Federal Reserve Bank of Richmond President Jeffrey Lacker said he opposes continuing asset purchases because they aren’t worth the risk, and that markets will remain volatile as policy makers debate how and when to curtail the program.
More purchases are unwarranted because the four-year economic expansion is being limited by structural factors beyond the Fed’s control, and continued growth in the balance sheet increases the risk associated with the eventual withdrawal of the stimulus, Lacker said today on a panel discussion in White Sulphur Springs, West Virginia.
“The benefit-cost trade-off for further monetary stimulus does not look promising,” Lacker, who doesn’t have a vote on monetary policy this year, said at a judicial conference held by the U.S. Court of Appeals for the Fourth Circuit. “I seriously doubt additional monetary stimulus can provide much impetus to real growth right now.”
Chairman Ben S. Bernanke told reporters last week the Federal Open Market Committee may taper $85 billion in monthly bond buying later this year and halt purchases around mid-2014 as long as the economy performs in line with Fed projections. Officials estimate the jobless rate, which was 7.6 percent in May, will fall to 7.2 percent to 7.3 percent by year-end.
“Over the course of the next 12 months, the committee will be reducing only the pace at which it is adding accommodation,” Lacker said. “The Federal Reserve is not only leaving the punch bowl in place, we’re continuing to spike the punch, though at a decreasing rate over the next year.”
Global stocks and bonds retreated after Bernanke’s comments, with the yield on the benchmark 10-year Treasury rising as high as 2.66 percent this week, the highest since August 2011.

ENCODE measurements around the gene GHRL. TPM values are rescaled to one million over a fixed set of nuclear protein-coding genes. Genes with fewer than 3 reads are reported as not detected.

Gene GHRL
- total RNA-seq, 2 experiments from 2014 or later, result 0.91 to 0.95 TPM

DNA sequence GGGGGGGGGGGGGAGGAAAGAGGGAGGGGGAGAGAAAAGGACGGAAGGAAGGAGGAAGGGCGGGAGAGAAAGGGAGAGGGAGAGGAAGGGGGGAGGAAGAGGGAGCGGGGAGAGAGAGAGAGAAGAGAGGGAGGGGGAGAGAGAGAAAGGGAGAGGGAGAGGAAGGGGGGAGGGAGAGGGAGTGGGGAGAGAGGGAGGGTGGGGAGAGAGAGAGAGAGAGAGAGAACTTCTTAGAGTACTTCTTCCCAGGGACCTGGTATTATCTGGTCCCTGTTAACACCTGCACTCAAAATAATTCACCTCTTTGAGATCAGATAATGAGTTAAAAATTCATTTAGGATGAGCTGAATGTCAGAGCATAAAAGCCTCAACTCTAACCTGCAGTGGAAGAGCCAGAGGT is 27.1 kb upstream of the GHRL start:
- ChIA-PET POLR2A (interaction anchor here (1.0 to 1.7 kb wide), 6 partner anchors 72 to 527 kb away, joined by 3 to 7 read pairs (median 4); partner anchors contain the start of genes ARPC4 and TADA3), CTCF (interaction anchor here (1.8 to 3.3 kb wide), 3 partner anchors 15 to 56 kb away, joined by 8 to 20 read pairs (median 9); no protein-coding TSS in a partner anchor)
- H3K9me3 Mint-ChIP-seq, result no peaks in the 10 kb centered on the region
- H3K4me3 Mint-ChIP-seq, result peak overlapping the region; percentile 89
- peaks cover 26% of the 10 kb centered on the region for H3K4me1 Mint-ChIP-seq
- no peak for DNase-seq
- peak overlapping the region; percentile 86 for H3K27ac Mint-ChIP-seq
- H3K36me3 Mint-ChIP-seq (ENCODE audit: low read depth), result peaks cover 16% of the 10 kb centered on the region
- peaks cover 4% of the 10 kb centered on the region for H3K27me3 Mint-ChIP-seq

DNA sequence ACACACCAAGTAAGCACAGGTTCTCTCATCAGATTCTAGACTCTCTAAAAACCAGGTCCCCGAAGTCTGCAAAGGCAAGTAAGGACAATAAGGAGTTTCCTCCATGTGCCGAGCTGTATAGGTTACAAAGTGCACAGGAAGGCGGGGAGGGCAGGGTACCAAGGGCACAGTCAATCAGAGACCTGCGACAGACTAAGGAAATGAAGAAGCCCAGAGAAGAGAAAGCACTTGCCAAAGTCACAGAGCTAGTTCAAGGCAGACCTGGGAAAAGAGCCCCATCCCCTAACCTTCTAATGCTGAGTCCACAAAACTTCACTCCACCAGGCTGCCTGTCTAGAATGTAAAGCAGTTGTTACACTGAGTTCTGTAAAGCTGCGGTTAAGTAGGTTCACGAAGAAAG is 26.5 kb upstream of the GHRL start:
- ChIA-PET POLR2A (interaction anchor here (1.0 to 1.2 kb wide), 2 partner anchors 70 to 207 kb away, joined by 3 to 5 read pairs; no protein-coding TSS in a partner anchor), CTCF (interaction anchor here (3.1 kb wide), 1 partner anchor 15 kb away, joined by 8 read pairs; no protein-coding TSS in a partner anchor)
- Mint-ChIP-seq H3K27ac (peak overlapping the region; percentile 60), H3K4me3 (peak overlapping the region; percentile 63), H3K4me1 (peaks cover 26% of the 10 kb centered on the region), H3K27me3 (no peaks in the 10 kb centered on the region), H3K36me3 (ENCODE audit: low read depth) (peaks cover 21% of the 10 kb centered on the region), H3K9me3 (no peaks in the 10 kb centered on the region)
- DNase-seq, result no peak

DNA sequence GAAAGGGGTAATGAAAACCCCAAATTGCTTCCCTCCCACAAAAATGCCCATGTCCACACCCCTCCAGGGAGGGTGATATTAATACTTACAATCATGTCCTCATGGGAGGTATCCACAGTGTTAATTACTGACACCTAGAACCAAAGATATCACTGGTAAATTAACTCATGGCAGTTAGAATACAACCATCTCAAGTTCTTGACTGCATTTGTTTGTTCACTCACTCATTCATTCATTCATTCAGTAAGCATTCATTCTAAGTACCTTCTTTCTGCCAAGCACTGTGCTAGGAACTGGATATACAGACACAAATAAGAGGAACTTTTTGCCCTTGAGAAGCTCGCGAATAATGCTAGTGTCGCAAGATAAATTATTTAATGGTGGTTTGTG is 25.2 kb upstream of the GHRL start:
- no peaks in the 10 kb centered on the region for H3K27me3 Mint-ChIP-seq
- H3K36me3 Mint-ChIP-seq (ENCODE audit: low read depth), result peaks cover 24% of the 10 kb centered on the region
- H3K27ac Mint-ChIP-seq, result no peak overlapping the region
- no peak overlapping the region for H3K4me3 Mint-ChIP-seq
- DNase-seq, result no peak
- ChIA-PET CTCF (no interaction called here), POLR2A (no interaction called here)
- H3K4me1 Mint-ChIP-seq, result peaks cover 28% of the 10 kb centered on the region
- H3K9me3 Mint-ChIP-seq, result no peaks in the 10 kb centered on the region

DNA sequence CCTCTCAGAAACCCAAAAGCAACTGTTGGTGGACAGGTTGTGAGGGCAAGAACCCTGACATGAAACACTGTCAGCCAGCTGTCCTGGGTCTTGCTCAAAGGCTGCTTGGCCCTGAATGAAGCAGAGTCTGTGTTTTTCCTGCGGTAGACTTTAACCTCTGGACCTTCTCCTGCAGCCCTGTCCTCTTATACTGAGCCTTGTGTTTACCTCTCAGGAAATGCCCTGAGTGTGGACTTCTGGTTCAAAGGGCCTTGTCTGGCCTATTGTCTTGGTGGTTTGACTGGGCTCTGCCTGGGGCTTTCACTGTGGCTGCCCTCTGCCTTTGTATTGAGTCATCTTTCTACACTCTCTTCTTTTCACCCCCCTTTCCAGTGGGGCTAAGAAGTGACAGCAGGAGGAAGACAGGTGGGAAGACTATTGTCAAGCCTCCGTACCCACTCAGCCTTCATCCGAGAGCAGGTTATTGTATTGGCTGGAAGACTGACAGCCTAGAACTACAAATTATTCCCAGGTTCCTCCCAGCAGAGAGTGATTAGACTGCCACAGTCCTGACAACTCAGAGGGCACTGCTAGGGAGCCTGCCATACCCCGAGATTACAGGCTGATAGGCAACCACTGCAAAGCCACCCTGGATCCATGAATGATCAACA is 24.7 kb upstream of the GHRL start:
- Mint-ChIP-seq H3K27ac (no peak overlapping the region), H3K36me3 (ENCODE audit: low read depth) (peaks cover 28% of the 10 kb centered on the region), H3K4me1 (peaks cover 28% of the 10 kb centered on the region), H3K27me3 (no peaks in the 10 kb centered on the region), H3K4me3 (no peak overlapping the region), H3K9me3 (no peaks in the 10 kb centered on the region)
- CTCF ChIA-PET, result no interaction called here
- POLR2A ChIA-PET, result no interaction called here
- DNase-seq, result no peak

“As market participants gain additional insight from the words of Federal Reserve officials or by policy actions in coming quarters, further asset price volatility seems likely,” Lacker said. “This type of volatility is a normal part of the process of incorporating new information into financial asset prices and should not interfere with the moderate-growth scenario that I have presented today.”
While low economic growth rates “are likely to persist for several years,” one of the biggest bright spots in the outlook has been in the housing market, Lacker said.
Housing activity “is finally on a solid growth path,” the reserve bank chief said. “The improvement in housing activity has bolstered the confidence of many households in the market value of their most important asset.”
Lacker, 57, dissented on FOMC decisions at all eight meetings last year and doesn’t vote again until 2015. He became president of the Richmond Fed in 2004 after five years as director of the regional bank’s research department.
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